Another key foreign policy difference from the ruling LDP is the relationship with Japan’s neighbors in Northeast Asia. The DPJ suggests the need to put greater emphasis on these relationships in Japan’s overall diplomatic effort, but the real change suggested by DPJ leaders is in addressing more squarely the legacies of Japan’s WWII history. Finally, the two parties differ in their interpretations of Japan’s constitution and on how that affects Japan’s role in international politics. Although some differences exist within the DPJ, there is less enthusiasm for the use of Japan’s postwar military as an instrument of international cooperation unless explicitly sanctioned by the UN Security Council.
The Obama administration will need to be patient. Political transitions take time, and Washington does not have much experience with the Japanese version.
The Obama administration will need to be patient. Political transitions take time, and Washington does not have much experience with the Japanese version. It will take the new DPJ government time to refine its foreign policy priorities. Likewise, it will be important for the DPJ to articulate the areas in which it wants to work with Washington. To date, it is only the DPJ’s critiques of past alliance management practices that has garnered attention. Several issues will require immediate attention. The first is the ongoing effort to develop a regional approach to containing North Korea’s efforts at nuclear proliferation. UN sanctions continue to put pressure on Pyongyang, but the longer-term task of denuclearization remains. A second ongoing challenge for Tokyo and Washington is the G20 effort to resuscitate the global economy. Japan’s own economic recovery will be indispensable, but its continued activism in the area of global financial reform is also important. Finally, the UN-sponsored climate change summit in September and the Copenhagen convention in December suggest that Tokyo and Washington have much to gain from working more closely on climate change and energy issues. Japan’s own technological advantage in this area, as well as its record of achievement in energy conservation, should provide ample opportunities for collaboration with the Obama administration.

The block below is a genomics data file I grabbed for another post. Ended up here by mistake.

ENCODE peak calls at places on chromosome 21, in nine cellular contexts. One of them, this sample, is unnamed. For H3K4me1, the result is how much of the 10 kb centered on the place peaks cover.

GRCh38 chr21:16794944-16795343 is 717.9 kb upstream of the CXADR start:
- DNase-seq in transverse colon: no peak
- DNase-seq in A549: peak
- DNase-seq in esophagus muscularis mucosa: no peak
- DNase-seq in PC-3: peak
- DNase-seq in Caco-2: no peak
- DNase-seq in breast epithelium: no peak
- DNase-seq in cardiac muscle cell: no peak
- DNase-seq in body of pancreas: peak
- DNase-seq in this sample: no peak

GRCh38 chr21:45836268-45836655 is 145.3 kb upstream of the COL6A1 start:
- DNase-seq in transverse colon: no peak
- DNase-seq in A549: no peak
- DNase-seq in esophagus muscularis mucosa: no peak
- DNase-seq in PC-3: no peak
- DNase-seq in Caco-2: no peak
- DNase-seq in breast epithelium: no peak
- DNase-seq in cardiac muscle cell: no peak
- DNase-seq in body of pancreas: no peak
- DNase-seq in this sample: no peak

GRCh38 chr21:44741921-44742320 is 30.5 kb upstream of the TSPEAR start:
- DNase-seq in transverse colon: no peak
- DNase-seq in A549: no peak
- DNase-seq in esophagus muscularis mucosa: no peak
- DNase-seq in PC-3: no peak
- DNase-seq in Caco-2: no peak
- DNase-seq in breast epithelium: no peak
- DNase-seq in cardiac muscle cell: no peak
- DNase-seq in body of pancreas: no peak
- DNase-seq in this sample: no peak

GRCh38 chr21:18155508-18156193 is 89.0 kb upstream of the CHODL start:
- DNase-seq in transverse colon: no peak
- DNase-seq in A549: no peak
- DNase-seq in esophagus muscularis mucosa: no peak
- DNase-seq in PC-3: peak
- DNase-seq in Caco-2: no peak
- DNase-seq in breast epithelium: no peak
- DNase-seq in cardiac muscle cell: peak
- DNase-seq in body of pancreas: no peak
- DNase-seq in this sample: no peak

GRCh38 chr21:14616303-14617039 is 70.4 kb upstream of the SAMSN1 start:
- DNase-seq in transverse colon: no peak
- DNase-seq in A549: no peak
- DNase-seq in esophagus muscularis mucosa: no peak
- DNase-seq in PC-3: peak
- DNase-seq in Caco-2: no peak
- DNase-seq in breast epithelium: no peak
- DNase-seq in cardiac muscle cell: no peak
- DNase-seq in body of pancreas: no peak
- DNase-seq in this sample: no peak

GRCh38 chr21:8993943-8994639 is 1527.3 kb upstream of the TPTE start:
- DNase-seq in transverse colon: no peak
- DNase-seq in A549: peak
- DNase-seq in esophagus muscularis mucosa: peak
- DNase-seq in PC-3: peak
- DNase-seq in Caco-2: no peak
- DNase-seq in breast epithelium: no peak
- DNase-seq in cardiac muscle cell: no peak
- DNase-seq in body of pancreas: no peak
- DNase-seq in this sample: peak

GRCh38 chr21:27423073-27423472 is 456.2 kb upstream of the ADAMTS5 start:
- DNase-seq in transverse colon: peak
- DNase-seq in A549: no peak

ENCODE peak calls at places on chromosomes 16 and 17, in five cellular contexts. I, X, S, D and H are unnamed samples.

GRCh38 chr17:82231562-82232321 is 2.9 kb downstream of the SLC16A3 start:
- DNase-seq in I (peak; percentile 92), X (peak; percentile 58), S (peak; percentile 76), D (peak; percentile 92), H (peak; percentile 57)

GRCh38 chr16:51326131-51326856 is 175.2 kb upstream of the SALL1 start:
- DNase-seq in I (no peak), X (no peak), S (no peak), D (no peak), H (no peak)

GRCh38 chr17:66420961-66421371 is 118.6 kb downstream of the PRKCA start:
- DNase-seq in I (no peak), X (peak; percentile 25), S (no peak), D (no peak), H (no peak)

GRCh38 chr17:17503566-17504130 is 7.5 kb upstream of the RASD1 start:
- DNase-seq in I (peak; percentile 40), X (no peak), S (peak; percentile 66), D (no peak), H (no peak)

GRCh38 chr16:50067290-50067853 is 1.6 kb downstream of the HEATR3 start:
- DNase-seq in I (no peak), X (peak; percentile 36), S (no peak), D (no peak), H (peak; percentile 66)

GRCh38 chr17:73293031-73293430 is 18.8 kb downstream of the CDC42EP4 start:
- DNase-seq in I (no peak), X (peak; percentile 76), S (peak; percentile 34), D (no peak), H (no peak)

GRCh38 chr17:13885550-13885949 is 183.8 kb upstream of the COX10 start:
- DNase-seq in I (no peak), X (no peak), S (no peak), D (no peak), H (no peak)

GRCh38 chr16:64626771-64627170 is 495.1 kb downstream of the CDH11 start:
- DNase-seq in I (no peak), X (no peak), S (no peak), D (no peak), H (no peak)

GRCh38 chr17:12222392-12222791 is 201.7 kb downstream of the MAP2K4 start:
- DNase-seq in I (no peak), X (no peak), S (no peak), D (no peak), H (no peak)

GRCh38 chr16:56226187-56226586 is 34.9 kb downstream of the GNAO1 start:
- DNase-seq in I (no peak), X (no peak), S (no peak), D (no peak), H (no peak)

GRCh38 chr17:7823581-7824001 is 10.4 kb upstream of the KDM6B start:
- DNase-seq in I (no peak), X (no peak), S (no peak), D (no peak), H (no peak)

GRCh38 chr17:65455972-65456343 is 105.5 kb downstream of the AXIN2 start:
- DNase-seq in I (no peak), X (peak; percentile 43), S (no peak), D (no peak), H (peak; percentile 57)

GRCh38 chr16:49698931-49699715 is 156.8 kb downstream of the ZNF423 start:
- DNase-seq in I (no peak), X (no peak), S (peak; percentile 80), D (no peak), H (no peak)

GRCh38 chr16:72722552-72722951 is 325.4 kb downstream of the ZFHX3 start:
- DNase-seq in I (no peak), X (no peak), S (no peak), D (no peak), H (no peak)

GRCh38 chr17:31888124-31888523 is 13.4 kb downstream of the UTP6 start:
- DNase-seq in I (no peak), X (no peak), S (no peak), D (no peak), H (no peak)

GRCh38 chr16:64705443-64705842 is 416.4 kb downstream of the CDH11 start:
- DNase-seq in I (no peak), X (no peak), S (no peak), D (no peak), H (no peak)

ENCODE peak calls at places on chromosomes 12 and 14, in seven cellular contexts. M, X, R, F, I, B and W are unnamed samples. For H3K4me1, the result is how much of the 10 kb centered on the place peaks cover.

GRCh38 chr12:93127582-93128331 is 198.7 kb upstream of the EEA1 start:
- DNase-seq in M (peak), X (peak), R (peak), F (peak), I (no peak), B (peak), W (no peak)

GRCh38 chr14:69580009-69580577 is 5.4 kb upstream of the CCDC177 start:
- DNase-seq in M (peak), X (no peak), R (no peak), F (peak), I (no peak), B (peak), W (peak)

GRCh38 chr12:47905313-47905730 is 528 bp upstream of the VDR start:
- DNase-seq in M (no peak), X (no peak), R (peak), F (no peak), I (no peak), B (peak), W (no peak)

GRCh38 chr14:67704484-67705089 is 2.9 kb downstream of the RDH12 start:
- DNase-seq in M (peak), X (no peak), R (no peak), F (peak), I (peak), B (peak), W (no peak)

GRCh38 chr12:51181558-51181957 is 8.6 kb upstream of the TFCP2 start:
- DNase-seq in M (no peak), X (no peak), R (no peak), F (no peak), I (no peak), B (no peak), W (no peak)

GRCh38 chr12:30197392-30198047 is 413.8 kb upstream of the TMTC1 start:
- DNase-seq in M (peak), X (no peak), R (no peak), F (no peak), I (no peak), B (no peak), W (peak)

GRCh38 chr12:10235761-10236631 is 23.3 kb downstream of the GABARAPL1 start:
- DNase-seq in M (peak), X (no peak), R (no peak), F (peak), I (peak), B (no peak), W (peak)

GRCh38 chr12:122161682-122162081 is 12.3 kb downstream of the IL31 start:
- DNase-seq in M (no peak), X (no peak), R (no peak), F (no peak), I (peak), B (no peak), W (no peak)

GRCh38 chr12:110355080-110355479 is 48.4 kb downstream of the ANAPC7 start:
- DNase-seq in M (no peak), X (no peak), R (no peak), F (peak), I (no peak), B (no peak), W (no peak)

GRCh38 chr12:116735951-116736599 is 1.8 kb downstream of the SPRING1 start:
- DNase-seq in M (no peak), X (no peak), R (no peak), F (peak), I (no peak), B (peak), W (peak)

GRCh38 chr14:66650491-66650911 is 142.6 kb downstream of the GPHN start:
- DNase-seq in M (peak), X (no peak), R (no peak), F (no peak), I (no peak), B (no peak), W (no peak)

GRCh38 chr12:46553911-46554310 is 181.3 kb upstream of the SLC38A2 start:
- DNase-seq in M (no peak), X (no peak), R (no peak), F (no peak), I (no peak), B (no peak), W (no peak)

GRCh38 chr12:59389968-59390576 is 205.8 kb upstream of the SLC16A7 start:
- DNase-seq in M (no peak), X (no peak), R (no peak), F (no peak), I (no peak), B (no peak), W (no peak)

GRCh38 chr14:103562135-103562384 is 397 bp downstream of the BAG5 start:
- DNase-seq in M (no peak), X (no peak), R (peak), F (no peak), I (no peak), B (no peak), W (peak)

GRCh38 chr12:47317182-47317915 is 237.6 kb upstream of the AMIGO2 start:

The Challenges Ahead
The outcome of this election will not end Japan’s effort at political reform, but it will usher in a new phase. With its victory at the poll, DPJ’s success or failure at governance will have future electoral consequences. Several more elections will be required if Japan is to have a viable system for the regular transfer of power. Until the next Upper House election in 2010, the DPJ will have to tread carefully to sustain the coalition that allows it to shape that legislative body’s views. Finally, just as the DPJ will need to become accustomed to governing, the LDP will need to become accustomed to being the party out of power.
This may sorely test the Japanese public’s patience, but it will also test the patience of those outside Japan. Japan’s laborious process of political transformation seems out of sync with the increasingly harsh pacing of global events. The ability to generate options for Japan, and the capacity to translate ideas into policy, will be key requirements for Japan’s political leaders in the days and months ahead. But their most difficult challenges may not be found within. Rather, Japan’s new government may find itself severely tested by events abroad, and thus it would do well to work quickly to develop the global and regional relationships that will sustain its vision of Japan’s future.